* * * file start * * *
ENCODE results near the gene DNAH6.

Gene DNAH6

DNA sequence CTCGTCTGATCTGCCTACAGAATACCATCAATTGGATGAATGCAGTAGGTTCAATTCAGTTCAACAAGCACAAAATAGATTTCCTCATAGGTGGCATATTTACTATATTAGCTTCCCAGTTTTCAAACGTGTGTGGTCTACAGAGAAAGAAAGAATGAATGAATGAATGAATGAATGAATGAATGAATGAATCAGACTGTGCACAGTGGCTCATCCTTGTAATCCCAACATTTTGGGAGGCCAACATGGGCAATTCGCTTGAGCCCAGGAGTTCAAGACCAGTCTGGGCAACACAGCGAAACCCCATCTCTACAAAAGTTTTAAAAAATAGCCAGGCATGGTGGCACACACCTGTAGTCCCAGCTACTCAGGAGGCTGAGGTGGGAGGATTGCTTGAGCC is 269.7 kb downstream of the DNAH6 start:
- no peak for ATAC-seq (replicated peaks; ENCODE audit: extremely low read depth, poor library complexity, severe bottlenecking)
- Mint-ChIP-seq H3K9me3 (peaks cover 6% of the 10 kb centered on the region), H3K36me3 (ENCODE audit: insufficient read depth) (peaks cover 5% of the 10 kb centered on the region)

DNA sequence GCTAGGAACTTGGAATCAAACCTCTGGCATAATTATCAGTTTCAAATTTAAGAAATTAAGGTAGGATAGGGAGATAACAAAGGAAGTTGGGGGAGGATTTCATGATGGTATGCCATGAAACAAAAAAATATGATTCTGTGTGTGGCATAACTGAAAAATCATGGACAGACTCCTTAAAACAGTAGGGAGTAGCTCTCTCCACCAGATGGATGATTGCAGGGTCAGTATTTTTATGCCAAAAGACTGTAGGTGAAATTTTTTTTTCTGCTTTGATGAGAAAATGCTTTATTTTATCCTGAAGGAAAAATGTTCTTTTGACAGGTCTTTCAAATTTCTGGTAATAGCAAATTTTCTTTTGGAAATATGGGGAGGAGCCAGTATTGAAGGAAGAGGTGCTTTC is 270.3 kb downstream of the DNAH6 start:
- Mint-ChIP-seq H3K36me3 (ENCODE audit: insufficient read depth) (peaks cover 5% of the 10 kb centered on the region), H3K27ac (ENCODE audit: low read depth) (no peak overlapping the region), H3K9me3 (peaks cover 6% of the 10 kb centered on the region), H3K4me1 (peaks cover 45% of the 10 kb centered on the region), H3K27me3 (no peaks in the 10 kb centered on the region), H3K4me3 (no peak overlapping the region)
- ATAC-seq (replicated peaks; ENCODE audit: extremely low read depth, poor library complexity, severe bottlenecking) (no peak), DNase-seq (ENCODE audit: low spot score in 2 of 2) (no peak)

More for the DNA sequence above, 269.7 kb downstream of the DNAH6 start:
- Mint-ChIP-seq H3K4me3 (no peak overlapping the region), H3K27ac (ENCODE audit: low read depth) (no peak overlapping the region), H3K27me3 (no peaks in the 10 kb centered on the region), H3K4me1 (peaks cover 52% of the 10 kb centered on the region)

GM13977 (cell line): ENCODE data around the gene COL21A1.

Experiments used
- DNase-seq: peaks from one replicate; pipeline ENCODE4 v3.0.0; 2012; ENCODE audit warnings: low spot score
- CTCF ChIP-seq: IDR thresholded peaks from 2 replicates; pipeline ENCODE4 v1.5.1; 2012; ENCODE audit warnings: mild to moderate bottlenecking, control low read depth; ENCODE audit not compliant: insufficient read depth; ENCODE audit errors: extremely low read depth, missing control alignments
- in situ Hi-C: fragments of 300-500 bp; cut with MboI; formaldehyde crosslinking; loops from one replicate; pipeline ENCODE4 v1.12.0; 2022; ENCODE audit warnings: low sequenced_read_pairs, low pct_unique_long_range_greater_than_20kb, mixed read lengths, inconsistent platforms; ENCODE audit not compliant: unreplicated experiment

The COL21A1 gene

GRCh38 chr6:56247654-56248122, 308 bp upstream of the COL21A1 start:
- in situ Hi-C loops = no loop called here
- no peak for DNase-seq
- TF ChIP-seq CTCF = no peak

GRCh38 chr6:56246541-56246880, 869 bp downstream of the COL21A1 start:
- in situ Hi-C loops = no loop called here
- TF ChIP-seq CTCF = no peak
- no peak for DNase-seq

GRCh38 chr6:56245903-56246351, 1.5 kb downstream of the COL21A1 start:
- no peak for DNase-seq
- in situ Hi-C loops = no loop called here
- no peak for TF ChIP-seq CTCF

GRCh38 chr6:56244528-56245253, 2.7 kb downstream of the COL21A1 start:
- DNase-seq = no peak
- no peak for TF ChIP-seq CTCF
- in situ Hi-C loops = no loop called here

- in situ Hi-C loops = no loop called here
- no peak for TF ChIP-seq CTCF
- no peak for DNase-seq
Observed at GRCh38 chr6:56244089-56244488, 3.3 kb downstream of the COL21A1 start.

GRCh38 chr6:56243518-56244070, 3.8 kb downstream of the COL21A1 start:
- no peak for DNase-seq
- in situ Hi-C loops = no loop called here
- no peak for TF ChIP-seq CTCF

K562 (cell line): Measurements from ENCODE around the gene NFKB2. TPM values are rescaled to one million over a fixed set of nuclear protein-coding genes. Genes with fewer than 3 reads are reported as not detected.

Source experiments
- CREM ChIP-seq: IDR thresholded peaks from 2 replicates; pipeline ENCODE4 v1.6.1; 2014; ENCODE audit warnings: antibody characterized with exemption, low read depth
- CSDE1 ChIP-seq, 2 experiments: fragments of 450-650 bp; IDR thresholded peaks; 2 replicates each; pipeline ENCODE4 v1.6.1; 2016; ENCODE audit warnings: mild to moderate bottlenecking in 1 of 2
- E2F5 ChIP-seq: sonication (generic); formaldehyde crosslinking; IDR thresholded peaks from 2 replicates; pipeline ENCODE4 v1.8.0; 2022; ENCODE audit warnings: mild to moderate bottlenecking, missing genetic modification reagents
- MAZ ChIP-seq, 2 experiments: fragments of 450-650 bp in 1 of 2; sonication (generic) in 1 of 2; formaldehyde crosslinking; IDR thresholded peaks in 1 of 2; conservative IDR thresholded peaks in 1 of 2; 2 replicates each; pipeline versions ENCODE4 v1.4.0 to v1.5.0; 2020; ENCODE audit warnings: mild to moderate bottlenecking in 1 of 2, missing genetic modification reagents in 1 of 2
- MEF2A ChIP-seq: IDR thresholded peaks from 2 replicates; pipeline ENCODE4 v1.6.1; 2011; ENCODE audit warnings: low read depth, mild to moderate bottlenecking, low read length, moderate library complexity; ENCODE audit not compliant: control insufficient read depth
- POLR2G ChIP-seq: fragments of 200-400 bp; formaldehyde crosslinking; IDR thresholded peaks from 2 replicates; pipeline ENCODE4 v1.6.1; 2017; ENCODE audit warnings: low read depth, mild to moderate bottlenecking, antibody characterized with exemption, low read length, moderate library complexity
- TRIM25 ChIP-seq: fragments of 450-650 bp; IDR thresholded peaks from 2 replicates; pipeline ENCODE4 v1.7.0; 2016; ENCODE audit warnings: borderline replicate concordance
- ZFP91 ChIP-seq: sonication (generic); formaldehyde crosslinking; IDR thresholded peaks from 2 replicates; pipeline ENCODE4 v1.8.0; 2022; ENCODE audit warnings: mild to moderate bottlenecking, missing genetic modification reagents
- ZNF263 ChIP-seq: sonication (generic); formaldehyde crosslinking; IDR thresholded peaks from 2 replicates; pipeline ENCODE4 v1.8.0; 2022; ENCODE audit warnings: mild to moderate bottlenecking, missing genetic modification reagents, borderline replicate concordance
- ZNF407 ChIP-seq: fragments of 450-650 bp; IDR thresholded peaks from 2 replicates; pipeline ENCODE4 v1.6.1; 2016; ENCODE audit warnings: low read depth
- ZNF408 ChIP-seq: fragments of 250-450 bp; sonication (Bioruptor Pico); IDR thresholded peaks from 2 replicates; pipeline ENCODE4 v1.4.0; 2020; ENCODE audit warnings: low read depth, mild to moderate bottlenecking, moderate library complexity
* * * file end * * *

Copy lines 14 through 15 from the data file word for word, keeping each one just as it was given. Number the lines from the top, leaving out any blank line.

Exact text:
- CTCF ChIP-seq: IDR thresholded peaks from 2 replicates; pipeline ENCODE4 v1.5.1; 2012; ENCODE audit warnings: mild to moderate bottlenecking, control low read depth; ENCODE audit not compliant: insufficient read depth; ENCODE audit errors: extremely low read depth, missing control alignments
- in situ Hi-C: fragments of 300-500 bp; cut with MboI; formaldehyde crosslinking; loops from one replicate; pipeline ENCODE4 v1.12.0; 2022; ENCODE audit warnings: low sequenced_read_pairs, low pct_unique_long_range_greater_than_20kb, mixed read lengths, inconsistent platforms; ENCODE audit not compliant: unreplicated experiment